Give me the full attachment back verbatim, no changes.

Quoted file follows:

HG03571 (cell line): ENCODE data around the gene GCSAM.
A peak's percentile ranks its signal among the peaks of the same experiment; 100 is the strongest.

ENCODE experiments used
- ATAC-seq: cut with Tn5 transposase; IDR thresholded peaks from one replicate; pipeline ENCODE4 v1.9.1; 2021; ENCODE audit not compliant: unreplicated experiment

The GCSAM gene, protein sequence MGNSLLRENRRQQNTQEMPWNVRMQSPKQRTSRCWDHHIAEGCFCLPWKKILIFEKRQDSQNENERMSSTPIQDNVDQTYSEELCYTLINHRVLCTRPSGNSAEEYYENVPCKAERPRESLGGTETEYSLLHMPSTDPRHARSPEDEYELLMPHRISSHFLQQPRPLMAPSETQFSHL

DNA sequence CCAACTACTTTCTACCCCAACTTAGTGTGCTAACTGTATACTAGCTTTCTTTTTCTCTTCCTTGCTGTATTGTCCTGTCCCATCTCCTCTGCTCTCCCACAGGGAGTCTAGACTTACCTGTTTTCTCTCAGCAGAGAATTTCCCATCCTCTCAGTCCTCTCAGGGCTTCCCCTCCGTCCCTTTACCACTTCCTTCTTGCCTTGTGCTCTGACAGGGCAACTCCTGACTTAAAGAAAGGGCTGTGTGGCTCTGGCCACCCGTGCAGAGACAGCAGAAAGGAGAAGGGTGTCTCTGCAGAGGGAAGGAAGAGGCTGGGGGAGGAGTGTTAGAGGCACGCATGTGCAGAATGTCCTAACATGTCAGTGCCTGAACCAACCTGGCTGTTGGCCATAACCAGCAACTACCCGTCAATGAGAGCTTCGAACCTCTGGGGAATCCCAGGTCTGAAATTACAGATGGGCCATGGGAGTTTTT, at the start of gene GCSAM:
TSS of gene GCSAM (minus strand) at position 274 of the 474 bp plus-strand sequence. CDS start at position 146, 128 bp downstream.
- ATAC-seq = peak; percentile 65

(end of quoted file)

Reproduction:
HG03571 (cell line): ENCODE data around the gene GCSAM.
A peak's percentile ranks its signal among the peaks of the same experiment; 100 is the strongest.

ENCODE experiments used
- ATAC-seq: cut with Tn5 transposase; IDR thresholded peaks from one replicate; pipeline ENCODE4 v1.9.1; 2021; ENCODE audit not compliant: unreplicated experiment

The GCSAM gene, protein sequence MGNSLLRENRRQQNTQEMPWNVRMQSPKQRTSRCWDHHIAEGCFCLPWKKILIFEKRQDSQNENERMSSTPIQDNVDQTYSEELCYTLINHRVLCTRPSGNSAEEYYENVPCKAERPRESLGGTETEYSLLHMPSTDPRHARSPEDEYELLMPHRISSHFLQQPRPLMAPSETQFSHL

DNA sequence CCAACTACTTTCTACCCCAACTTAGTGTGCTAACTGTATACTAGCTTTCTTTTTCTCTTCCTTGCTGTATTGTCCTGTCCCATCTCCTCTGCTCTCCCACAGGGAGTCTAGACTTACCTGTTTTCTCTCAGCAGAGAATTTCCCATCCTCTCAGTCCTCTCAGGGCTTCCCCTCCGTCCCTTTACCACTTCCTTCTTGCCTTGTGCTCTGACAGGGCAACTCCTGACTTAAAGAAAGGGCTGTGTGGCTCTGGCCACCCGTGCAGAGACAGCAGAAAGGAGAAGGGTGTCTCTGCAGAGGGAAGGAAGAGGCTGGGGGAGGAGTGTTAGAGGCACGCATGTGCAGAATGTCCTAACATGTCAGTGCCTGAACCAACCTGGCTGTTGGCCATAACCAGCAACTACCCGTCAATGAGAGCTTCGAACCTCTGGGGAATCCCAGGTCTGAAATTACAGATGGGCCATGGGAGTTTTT, at the start of gene GCSAM:
TSS of gene GCSAM (minus strand) at position 274 of the 474 bp plus-strand sequence. CDS start at position 146, 128 bp downstream.
- ATAC-seq = peak; percentile 65